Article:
The future of personal branding can be viewed quite darkly. In that future, you will be crushed by the banality of your own self-promotion. But here's a question-what if the phenomena of endless marketing of your own personal self persists, and is not a VC flash in the pan, a burp on the road to SkyNet? Are you sufficiently personally branded? Will you be left behind?
Well, yes. You will be left behind. The Reputation Economy is soon to become less conjecture and more pain in the ass. Which means that the Whuffie Event Horizon is upon us. But it's not too late to at least look busy.
That's some scary jargon. Even "economy" is foreboding, and it's more ominous to see the organizing principles of the movements of capital and labor applied to what other people think of you. It's not really economics per se-it's a high tech collision between two of the greatest scientific advances of the 20th century, marketing and publicity, a collision that paratroops into an economic context.
Imagine that "good will" was something that could be held and hugged and thrown at hobos. That's the Reputation Economy. Your good will, the collection of positive associations that is associated with your name and person, becomes a commodity. Not that you can sell it (yet), but it is a short-hand for social standing, or leverage. Maybe once you tucked away a favor owed, so you didn't waste it on something stupid. Now then imagine that as the rule and not the exception. And automated. And inevitable.
And the quantification of this Reputation we will call Whuffie, which was coined by novelist/Boinger Cory Doctorow in his 2003 novel Down and Out in the Magic Kingdom. In the book, Whuffie is monitored, by technological means, and is an actual replacement for dollar bills. Doctorow posits a future cashless society in which free market precepts are obviated by a lack of scarcity of resources. Without scarcity, without the concept of a "buyer," trade is conducted on the basis of accumulated good will. Not that that exact scenario is going to happen anytime soon, but Whuffie is a convenient and silly handle. All the nice things said about you, all the versions of third party approval social media provides, all the happy ripples thrown out by your very good reputation interfacing with the world-Whuffie.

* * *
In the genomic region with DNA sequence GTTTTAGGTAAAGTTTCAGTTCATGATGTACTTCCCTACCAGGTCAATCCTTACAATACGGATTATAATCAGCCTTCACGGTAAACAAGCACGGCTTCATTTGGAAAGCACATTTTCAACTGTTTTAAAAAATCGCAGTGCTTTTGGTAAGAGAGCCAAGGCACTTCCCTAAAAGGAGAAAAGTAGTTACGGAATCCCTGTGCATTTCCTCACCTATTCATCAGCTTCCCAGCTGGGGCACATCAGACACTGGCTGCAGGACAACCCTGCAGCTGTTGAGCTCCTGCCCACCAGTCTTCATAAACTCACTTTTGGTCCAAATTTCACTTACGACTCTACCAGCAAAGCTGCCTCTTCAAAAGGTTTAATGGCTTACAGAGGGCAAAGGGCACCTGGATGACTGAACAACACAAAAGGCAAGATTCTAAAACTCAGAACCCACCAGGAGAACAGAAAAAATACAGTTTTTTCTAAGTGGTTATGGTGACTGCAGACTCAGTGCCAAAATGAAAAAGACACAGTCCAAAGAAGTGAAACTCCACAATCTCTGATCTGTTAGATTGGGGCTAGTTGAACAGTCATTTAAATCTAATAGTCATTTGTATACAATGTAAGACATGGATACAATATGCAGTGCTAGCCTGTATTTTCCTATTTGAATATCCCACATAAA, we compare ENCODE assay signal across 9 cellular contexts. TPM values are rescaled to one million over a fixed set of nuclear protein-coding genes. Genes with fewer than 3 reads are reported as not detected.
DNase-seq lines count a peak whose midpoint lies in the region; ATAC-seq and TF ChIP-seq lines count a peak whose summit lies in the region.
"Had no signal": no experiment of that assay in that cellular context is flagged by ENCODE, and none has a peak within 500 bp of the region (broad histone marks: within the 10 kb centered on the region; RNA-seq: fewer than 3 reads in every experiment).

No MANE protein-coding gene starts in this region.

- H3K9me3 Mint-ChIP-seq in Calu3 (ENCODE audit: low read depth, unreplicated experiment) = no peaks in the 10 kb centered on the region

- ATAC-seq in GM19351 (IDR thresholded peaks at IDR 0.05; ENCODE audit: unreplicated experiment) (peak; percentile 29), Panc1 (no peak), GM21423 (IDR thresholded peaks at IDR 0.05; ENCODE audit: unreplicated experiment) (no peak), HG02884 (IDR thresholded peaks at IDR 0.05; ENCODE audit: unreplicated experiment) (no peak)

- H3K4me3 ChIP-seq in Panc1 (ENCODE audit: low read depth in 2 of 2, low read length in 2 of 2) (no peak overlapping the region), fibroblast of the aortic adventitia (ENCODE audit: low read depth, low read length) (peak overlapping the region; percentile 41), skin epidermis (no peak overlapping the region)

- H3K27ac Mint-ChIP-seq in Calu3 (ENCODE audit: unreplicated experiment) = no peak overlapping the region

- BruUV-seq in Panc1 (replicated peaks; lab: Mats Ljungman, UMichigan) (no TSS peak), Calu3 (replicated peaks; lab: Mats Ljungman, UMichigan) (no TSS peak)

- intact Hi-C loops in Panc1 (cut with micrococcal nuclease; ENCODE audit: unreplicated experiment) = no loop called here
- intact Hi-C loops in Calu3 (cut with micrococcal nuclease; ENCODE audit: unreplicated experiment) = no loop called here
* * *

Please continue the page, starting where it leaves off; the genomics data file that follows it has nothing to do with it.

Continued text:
So what to do? The path of least resistance is to submit. How many hours are there in the day? Exactly as many hours a day you need to spend updating, creating sticky personal content, inventing neologisms, propagating memes and generally hoarding your Whuffie. Times are tight right now, but who can accurately predict the tightness to come? And will you have enough Whuffie to lubricate yourself through tighter times? You think you know the answer to that question. You don't. The answer is: you never have enough Whuffie, ever, and you will always need more. You are not Cory Doctorow. Your Whuffie is a finite resource. It's no more difficult than devoting near-constant attention to an every-changing array of platforms and apps, and, on top of that, knowing when to jump into a specific pool (early) and when to hop out (a microsecond before it gets MySpaced). It is daunting, but you will have plenty of company, and you will spend your time wondering if this company has duly accepted you as a fellow Whuffie-miner. That should be comforting in its recursiveness, but comfort is not a commodity. Like Whuffie.